NEW YORK (AP) — NBA players’ association executive director Billy Hunter said Monday he is “99 percent sure” there will be a player strike next summer.

“It’s highly probable that there will be a lockout and that’s what I’m preparing for because I don’t see anything else right now,” Hunter said.

With negotiations toward a new collective bargaining agreement to replace the one that expires next summer going nowhere, Hunter said he’s been instructing his players to save their money.

There was no breakthrough in the latest meeting with league representatives last week, and the sides hope to meet again next month. But Hunter said the owners aren’t budging on their demands for cuts in salaries, contract lengths and guarantees, annual raises, and the rookie salary scale.

“What’s left?” Hunter said in a conference room at the union’s headquarters after helping distribute Thanksgiving turkeys to 2,000 families outside.

The sides have been negotiating for more than a year, but Hunter agreed with Commissioner David Stern that there’s been no progress. And the players are no closer to agreeing to the cuts that the league is seeking.

“I don’t really see that the argument’s all that compelling for the changes that they’re asking for,” Hunter said.

The league is calling for a reduction in player salary costs of $700 to $800 million and is seeking a hard salary cap to replace the system which now allows for certain exceptions.

The players counter that the current system has worked, pointing to record revenues and ticket sales, and strong TV ratings. They say the total of negotiated salaries has dropped for three straight seasons and forecast a 3 to 5 percent increase in revenues in 2010-11.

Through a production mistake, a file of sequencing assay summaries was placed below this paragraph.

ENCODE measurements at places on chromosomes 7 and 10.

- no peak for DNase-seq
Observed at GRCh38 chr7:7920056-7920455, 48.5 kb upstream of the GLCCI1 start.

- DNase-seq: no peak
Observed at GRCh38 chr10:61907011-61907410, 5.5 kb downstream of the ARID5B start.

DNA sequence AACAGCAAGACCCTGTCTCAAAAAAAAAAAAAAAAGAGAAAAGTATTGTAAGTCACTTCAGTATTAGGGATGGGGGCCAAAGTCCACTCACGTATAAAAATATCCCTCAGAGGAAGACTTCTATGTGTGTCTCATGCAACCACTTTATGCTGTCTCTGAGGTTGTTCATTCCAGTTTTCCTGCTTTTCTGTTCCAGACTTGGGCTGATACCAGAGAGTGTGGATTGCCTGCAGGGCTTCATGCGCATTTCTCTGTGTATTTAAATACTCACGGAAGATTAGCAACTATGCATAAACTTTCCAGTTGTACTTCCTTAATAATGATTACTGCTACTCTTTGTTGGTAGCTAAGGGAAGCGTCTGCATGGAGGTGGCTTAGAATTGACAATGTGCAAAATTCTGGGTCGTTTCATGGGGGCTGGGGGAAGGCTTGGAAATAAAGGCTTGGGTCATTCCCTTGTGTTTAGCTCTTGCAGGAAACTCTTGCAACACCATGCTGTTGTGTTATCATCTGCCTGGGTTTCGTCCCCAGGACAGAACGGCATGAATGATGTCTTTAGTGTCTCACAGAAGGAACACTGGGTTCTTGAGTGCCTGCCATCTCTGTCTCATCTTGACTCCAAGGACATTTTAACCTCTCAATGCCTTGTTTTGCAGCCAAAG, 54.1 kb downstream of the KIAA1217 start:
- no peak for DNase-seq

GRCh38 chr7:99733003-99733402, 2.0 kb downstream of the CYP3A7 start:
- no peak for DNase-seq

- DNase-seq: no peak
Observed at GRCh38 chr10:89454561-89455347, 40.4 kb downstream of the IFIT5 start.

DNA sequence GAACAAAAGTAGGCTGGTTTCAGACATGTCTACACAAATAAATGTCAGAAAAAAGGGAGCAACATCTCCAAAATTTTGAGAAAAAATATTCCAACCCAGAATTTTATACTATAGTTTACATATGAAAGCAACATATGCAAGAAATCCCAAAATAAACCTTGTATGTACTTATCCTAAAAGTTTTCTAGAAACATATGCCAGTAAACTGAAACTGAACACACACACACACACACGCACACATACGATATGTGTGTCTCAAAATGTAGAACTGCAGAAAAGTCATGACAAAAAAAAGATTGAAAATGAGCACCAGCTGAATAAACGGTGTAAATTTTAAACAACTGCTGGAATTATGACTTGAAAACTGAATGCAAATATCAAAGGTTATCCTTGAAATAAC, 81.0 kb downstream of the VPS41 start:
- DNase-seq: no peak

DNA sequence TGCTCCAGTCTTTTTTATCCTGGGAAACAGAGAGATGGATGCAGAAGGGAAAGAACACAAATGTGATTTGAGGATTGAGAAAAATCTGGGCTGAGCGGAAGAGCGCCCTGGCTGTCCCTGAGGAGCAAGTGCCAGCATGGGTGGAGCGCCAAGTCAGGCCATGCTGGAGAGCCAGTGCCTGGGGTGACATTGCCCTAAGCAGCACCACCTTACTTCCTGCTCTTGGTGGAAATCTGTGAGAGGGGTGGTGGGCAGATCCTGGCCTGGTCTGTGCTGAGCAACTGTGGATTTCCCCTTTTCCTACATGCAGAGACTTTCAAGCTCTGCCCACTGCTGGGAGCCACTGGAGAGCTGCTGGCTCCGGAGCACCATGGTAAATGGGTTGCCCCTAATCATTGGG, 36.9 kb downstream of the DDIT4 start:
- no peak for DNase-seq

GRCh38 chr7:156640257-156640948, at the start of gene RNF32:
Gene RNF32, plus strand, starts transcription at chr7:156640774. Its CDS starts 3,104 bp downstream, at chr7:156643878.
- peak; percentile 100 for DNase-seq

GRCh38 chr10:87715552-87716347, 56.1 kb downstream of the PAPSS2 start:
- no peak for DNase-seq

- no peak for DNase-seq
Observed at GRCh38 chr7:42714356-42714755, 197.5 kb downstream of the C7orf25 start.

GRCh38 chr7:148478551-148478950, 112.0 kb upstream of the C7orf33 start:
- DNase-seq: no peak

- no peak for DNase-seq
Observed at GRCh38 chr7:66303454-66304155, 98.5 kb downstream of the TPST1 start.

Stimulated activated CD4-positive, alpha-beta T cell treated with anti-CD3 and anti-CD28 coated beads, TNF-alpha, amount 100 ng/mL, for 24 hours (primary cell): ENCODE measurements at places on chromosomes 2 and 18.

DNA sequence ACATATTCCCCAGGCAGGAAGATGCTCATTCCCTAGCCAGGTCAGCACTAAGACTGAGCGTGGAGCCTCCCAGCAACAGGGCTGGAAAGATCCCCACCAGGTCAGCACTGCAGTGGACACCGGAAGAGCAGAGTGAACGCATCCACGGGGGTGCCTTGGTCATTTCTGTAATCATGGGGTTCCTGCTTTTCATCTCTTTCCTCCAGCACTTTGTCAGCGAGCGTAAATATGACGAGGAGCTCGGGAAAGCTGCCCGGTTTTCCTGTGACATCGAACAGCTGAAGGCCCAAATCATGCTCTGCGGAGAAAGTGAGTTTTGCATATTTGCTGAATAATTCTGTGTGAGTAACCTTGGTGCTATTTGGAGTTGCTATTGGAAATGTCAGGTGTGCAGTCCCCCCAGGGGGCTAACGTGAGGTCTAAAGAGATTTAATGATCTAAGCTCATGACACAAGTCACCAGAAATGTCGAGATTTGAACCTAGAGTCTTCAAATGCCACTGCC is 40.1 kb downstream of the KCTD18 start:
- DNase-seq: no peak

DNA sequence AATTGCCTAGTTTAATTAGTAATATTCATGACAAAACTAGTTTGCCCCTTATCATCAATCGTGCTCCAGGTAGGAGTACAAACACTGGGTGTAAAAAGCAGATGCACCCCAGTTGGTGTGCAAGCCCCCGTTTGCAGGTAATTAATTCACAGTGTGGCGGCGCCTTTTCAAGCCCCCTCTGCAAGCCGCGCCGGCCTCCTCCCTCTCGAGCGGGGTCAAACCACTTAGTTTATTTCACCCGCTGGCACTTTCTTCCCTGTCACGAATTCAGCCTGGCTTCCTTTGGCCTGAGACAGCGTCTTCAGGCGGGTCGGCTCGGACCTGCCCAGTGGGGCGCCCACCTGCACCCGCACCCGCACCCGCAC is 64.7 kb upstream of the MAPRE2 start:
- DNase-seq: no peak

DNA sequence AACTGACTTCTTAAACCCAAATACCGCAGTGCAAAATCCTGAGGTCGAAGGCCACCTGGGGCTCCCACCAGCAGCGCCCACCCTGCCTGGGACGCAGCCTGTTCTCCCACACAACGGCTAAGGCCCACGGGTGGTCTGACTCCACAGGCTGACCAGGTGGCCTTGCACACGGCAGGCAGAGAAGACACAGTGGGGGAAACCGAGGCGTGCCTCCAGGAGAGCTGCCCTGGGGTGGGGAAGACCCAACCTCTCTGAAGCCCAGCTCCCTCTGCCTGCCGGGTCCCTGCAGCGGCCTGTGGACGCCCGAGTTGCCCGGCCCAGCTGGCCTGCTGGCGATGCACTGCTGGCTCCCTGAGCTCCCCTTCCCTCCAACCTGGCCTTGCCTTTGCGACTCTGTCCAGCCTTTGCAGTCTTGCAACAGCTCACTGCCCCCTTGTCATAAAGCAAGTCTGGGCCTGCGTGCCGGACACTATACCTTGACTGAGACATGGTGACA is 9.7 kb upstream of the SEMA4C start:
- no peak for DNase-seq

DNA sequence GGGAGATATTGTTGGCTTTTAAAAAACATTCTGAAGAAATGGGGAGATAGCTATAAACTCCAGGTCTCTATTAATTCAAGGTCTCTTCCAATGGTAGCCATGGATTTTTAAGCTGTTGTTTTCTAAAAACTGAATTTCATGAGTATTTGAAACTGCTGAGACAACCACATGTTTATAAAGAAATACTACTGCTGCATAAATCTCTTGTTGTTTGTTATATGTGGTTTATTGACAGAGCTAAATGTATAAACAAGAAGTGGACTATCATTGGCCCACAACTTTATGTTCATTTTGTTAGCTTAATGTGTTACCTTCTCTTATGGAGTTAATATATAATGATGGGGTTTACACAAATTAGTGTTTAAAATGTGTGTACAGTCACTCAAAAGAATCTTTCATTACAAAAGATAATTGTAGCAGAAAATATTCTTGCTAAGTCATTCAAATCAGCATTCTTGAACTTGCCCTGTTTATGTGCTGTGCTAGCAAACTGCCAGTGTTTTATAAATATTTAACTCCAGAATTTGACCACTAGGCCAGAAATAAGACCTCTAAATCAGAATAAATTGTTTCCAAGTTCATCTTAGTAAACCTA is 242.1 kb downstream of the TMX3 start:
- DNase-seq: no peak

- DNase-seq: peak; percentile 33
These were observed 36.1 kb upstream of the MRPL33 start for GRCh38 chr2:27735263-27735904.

“It seems like things are doing all right and so our position is that we want to do what’s best for the game,” said Knicks guard Roger Mason Jr., a member of the players’ executive committee. “Any way that we can make the game better as players, speaking for a lot of the guys, we’re all for it. But we don’t want to have a deal that’s just not fair and that’s what we think is being presented to us right now.”

Hunter said the league has given no feedback on the proposal the union submitted in July. He offered no specifics of it, other than to say the players could be open to negotiating their guarantee of 57 percent of the revenues — which Stern has said is a central issue in the next CBA.

Copyright 2010 The Associated Press.

pixy Unions Hunter 99 Percent Sure NBA Lockout Looms

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